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Russian movie poster, detail.

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Mara Malanova

Tr. Stephanie Sandler

It’s the Age Difference

In the early 1990s in St. Pete’s
A friend and I watched a video
Of his favorite action movie.
The hero was holding a Monitor lizard
And feeding him melted glass.
A band of bikers.
A helicopter flies into the window of some government building.
The bikers burst in with their weapons.
There’s a heart-rending shriek — “Rrrrrrock n’rrrroll!”
“Rock n’roll ...” intones the translator in a sad, small voice.
Then we watched an old Soviet film on TV.
A wartime romance.
He was a captain-major-general,
She was an orderly-nurse-doctor.
Something happens, and she thinks he is dead.
She takes his last name.
But he is alive and well.
He looks for her for many years,
Always under her maiden name.
Then he gets married.
She lives alone in some remote corner.
Finally they meet,
But it’s too late to change everything.
Films about the war are the nightmare of my childhood.
Fascists in helmets, riding motorcycles with their sleeves rolled up,
Letting their German shepherds loose on the partisans
And feverishly chasing after the chickens
Before they set the village on fire.
People my age dreamed about a third world war.
The second is plenty for me.
How can you watch this propaganda trash?!
I was shaking with anger.
But he was holding back tears.
You just don’t get it —
This is about love
Besides, why do they make such sad films ...
My friend is five years younger.
He lives in Germany.

The Dream

The husband of one of my colleagues
had a dream
he was walking across Red Square
when he was stopped by two armed men
who handcuffed him
and said:
we are required to shoot you,
but you can choose the day of execution yourself:
November seventh,
or May first.
My colleague’s husband thought for a moment
and said:
you know, it’s such an unfortunate coincidence
but on those days
I’m extremely busy at work.
What a pity
said the armed men, as
they removed the handcuffs.

At the Borderline

The world is made of borders and pitfalls,
Of ladies and gents, of young and old,
Of losses and gains,
Of rockets and trains, of boats and planes.

And each one in its soul is a border guard,
An expert at preparations for war.
He looks in his scope and accurately shoots,
He sets his traps, and falls right through.


Four workers wearing uniforms
with the words “Media Group Logos” on their backs
jay walked across the street.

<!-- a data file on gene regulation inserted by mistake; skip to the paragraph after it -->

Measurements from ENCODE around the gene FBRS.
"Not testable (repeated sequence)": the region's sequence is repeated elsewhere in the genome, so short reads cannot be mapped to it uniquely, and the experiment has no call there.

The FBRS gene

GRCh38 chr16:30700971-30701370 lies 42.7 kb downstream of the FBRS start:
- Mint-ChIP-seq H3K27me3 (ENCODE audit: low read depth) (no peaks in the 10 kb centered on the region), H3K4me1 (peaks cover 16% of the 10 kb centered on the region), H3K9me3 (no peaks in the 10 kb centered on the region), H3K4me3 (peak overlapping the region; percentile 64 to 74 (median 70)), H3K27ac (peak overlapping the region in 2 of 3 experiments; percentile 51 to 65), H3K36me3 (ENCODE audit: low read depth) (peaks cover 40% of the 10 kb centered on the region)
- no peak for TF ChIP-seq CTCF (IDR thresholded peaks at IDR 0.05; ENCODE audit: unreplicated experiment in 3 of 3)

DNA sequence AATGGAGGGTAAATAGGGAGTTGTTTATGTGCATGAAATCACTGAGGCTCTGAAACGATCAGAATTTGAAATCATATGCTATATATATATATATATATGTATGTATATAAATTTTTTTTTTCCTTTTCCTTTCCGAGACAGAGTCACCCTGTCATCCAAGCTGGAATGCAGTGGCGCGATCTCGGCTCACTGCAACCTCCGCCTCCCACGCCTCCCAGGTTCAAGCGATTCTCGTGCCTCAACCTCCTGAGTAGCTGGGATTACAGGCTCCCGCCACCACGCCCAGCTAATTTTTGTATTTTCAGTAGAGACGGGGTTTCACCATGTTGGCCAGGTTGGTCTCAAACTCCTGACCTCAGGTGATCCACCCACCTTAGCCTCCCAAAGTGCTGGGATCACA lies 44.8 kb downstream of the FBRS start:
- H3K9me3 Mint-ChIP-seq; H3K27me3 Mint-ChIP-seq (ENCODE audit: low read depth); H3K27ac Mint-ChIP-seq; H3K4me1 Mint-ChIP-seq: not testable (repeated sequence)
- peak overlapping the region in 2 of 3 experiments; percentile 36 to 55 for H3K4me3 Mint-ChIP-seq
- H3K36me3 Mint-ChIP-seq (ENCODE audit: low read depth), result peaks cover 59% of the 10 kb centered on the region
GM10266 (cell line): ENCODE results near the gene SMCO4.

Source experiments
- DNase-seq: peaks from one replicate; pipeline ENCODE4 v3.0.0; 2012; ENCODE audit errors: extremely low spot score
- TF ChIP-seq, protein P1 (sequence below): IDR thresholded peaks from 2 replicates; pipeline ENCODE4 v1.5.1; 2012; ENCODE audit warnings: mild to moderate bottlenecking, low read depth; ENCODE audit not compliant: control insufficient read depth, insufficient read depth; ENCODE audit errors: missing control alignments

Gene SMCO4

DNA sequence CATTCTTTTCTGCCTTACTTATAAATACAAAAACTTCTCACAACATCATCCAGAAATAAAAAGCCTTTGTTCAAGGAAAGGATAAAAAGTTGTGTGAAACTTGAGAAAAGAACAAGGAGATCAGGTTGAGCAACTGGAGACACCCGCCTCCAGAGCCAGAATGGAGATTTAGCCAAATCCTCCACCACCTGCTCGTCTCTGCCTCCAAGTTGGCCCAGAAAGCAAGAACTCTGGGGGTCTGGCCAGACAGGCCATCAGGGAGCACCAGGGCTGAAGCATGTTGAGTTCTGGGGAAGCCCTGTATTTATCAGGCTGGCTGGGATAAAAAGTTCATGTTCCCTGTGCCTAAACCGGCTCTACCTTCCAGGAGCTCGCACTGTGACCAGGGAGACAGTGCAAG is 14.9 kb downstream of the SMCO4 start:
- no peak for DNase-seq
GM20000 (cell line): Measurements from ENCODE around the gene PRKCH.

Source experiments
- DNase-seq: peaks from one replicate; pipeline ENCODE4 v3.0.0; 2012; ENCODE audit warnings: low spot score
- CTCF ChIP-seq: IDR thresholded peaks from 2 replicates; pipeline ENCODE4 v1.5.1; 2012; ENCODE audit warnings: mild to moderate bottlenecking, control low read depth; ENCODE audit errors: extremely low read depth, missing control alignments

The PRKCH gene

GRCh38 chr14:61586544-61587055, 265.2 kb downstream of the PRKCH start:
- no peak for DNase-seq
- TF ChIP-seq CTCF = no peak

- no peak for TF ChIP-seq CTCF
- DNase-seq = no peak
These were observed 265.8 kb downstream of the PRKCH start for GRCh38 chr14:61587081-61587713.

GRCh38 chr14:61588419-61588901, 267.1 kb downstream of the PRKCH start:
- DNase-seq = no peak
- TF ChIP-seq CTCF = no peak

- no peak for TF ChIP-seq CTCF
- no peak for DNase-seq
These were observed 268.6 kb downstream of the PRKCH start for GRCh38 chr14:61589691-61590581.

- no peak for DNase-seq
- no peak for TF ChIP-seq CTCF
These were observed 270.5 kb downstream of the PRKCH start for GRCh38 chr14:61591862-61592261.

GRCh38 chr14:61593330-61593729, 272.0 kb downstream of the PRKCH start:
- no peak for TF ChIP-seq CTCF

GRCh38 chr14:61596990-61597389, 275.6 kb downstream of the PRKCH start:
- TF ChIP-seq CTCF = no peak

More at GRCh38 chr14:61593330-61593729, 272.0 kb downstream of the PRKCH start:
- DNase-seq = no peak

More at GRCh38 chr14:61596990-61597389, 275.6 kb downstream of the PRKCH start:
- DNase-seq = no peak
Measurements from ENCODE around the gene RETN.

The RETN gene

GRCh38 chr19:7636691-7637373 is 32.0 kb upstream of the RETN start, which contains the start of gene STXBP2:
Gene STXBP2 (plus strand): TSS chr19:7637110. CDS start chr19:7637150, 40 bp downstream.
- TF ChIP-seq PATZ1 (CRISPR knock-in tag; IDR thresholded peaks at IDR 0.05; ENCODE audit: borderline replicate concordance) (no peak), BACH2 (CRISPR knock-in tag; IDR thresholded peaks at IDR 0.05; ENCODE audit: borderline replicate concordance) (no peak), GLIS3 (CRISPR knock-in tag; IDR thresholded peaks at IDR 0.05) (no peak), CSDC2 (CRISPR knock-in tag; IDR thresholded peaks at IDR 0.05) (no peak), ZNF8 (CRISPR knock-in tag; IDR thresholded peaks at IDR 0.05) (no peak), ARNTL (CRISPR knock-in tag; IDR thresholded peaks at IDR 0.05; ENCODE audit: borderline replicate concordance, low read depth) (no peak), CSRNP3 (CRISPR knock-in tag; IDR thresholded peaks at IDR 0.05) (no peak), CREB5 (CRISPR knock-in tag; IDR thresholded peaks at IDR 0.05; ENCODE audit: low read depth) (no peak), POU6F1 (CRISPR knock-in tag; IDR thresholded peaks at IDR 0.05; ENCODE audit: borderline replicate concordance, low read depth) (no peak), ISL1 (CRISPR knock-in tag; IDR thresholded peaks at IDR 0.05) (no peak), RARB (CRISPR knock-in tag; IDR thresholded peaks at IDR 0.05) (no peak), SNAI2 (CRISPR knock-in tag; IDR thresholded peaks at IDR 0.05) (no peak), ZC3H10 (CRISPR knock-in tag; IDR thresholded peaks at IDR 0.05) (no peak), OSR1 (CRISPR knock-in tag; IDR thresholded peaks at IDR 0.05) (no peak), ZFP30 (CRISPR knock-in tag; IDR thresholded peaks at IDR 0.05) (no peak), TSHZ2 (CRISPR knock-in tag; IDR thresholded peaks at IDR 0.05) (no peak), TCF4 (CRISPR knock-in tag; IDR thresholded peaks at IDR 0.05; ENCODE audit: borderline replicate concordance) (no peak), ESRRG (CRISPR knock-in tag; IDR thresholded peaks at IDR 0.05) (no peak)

Next to them was a couple:
a man with a furious look on his face, wearing a leather jacket,
and a woman with curly red hair down to her shoulders.
They go into the drugstore
where he buys bandaids.
She takes off a shoe and bandages her ankle.
You’re making yourself miserable, you fool, says the man wearily.
I buy something to kill the pain and go out onto the street,
where homeless children pass by,
and a dirty spaniel dog runs after them,
joyfully flapping his ears.


you live underwater
blissfully dreaming
in the belly of a whale
in the dream you don’t discover ninevah
but rather steppe grass in its many colors
a grasshopper chirps
and a bird of prey
spreads its powerful wings
and hovers over you
words surface from memory
the water washes them away


Radio Cage transmits 4’33” around the clock,
clouds curved outwards are hanging over the city,
you walk down the underground passageway and suddenly see
a geography teacher explaining to fifth graders
how to wash windows correctly, with the help of a newspaper and spit.
His hair is wet and slicked-down,
his body motions are jerky,
and he chokes out his speech.
It is rare that these not-quite-memories come alive.
They’ve been kept safe, God knows where,
from the moment they occurred,
and for that moment Radio Cage goes silent.


Once there was a poet whose printer broke
right when she needed to print a certain document.
There wasn’t time to fix it. Her only option was prayer.
She had no idea which saint could fix a printer,
so she prayed to the saint whose day it was.
The printer produced the needed document. And stopped working right away.
Her interest in this saint aroused, the poet did some research.
She learned that he was an innkeeper. He fixed wheels on his guests’ wagons, for free.
Then the repair man came and quickly got the printer working. He said,
the problem was minor: one of the little wheels inside was jammed.


It used to be that poems came from no particular impulse,
they were born out of that vaguely melodic cloud
that constantly surrounded me,
now events are needed to make a poem,
but nothing is happening,
which reminds me of the time when
a certain poet started to worry excitedly
that nothing seemed exciting anymore


Some people are seriously anxious about contemporary art.
They claim that this isn’t art at all,
it’s an utter outrage.
They claim that all contemporary artists —
except of course for their friend Vasya
who paints those wonderful watercolors —
are frauds,
and hacks
whose trickery goes back to the likes of
Malevich or Duchamp,
those infamous rogues,
those brilliant and shameless self-promoters.
Putting forth this argument,
they usually add
that they could perfectly well draw 150 black squares a day
or make a video of their mother-in-law’s ass,
but they are serious and busy people,
with no time to waste on such nonsense.
Indeed, they are serious busy people,
and they’re really upset.
Art, it turns out, really does owe them.

Note: the last line is a distorted citation from a popular Soviet comedy Pokrovsk Gates (1982), where the screen writer was in turn mocking Lenin’s slogan “Art belongs to the people.” Malanova’s line retains considerable ambiguity but perhaps less irony.

Mara Malanova

Mara Malanova

Mara Malanova (b. 1970 Ulan-Ude) has two books of poems, including Common Parlance (2006). She lives in Moscow.

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